Tuesday, April 27, 2010

Sharing a recipe

Since I started making challah just a few months ago, I have really been enjoying the process of making, shaping, baking, and enjoying the challah. Recently, my friend Arica has been on a quest to find a good challah recipe and she requested from her readers to send in their recipes for her to try. Last week, she tried my recipe, and she liked it! I thought if she did, you might too, so I am posting the recipe. To give credit where it's due, this is an adaptation of Lori's recipe for the bread machine, which uses all egg yolks, no whites. In turn an adaptation of another recipe, hers is an absolutely delicious challah, which is rich and yellow in color and very cake-like. Thoroughly addictive. My version is whiter and slightly lighter in texture, and more suited to spreading chummus or chatzilim on top, which is important in this house. One more caveat: I use fresh granulated yeast and dough conditioner in the dough, but you can do just fine with dry yeast.


1 1/2 cups warm water
1 tablespoon sugar
50 gram bag of fresh granulated yeast (Shimrit in Israel or equivalent in fresh compressed yeast) or 4 teaspoons dry yeast
1/3 cup + 1 tablespoon oil
1 1/4 teaspoon salt
1 cup sugar
2 eggs + 1 egg yolk, lightly beaten
about 7 cups flour
50 gram bag meshaper afiyah משפר אפייה(dough conditioner - optional)
1 whole egg +1 tablespoon water, beaten together, to glaze
Combine the water, 1 tablespoon of sugar, and yeast in the mixer bowl. Let the mixture sit for about 10 minutes, until it is foamy. If this doesn't happen, your yeast may be past its prime. Then add in the remaining sugar, oil, salt, eggs and yolk, and about 4 cups of flour, and the dough conditioner, if you are using it. Use the dough hook to mix it all together. Add the remaining flour, mix in well, scrape down the sides of the bowl, and let the machine knead for several minutes. At this point, I knead the dough by hand on a floured surface, because I think it is good for the texture and for my mental health. Add flour as needed. When the dough has a smooth, elastic texture, and when you poke it with a finger and the indentation bounces back, it is ready to rise. Place the dough in a greased bowl - make sure it is large enough to accomodate the rising - and turn it to get all sides greased. Cover with plastic wrap and leave in a warm place to rise (you can turn the oven on for a minute until it is just warm inside, then turn it off and leave the bowl in there, but don't forget it's there and preheat the oven for something else. That will just make an ugly mess and a waste of your effort. I speak from experience.) When it has doubled in size, divide the dough as desired - I find that this recipe makes three good size challahs - and shape. If you are ambitious, the purple Lubavitch cookbook (Spice and Spirit) has a relatively easy to follow set of instructions and diagrams for braiding with six strands. There are also a plethora of instructional videos on line - take your pick. I like the shape that results, so that is the way I braid. Place the shaped dough on a cookie sheet lined with parchment paper. Cover loosely with plastic wrap, if you choose, and let them rise for about an hour. Preheat the oven to 350 degrees Fahrenheit. Brush the loaves with the egg beaten with water and bake for about 30 minutes, until golden on top and the bottom sounds hollow when tapped. Cool on a cooling rack, so it does not get soggy.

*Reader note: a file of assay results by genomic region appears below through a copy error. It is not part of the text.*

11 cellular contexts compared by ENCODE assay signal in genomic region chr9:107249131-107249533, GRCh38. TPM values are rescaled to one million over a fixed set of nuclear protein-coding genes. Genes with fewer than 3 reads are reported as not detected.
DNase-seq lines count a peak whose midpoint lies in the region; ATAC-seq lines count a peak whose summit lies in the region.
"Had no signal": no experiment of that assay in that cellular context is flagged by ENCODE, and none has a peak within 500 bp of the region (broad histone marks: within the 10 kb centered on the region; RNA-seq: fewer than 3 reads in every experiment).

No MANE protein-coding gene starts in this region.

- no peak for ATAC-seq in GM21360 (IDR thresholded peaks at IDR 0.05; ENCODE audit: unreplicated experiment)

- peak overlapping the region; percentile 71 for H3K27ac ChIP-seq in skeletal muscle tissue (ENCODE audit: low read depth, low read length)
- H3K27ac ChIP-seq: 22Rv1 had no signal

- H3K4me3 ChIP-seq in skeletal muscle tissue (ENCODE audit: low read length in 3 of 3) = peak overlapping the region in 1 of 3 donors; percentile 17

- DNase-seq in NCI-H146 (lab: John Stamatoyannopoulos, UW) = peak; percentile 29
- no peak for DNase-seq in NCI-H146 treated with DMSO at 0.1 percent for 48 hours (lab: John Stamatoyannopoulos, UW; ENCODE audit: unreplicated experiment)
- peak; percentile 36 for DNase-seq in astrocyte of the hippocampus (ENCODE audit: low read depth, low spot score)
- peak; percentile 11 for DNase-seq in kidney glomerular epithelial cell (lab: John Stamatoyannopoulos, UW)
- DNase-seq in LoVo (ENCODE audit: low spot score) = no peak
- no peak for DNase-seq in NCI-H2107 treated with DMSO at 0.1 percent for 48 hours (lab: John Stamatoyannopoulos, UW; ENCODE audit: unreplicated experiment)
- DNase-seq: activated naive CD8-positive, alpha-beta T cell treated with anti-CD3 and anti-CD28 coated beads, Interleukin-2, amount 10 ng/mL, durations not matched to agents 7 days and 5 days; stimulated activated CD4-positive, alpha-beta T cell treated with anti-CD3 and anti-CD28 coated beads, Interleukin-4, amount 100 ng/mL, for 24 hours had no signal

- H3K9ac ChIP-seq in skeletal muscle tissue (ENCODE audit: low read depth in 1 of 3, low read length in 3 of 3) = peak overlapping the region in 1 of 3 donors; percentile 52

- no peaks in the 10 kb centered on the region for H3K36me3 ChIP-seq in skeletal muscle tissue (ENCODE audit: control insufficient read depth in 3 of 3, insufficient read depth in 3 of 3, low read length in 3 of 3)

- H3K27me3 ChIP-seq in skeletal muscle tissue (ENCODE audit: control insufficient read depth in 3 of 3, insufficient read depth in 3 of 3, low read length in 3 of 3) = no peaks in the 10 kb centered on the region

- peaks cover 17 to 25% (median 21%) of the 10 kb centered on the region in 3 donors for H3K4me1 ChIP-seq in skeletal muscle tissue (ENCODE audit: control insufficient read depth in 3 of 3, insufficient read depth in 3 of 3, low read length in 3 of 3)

One note: I use a double insulated cookie sheet, and bake the loaves in the bottom third of the oven. You may have to work out this part of the art and science of baking challah all on your own.

Most important, enjoy the process - it doesn't matter what they look like, as long as you have a good time (funny advice from a compulsive perfectionist!).
Good luck, and enjoy!



Anonymous said...

Where do you get meshaper afiya? Is this only available in Israel? And what is in it?
Beautiful challot, btw . . .

Dvora said...

Hi, pragmaticattic. Thanks for the compliment. Love your blog! We share a similar cooking sensibility - I have made quite a few of the same recipes. Anyway, I think meshaper afiya is called dough improver or dough enhancer or dough conditioner in the US. King ARthur flour seems to make a version of it, and I also found a recipe including lecithin granules, ginger, and Vitamin C powder. The one here includes some scary sounding ingredients, as well as a couple I cannot translate, but includes sugar, corn starch, soy flour, and Vitamin C. I like it to make the dough a little easier to work with, but resting it might do just as well. Also, I have friend who prefers the taste without it.
BTW, I have changed to a slightly different recipe (a little easier, with a slightly different mixing method). If it works well again this week, I will post about it.

Anonymous said...

Thanks, Dvora! Very interesting . . .
So you have a new mixing method? Hmm, that does sound intriguing. I will have to check back. You could also share your new challah method with Yeastpotting. They put up links to bread recipes every Friday--you just have to send Susan at Wild Yeast the info via her blog.

If you like the pictures you see here but would love to see more updated photos, make sure to check out our Facebook page! In the meantime, we will do our best to keep the blog a little more current.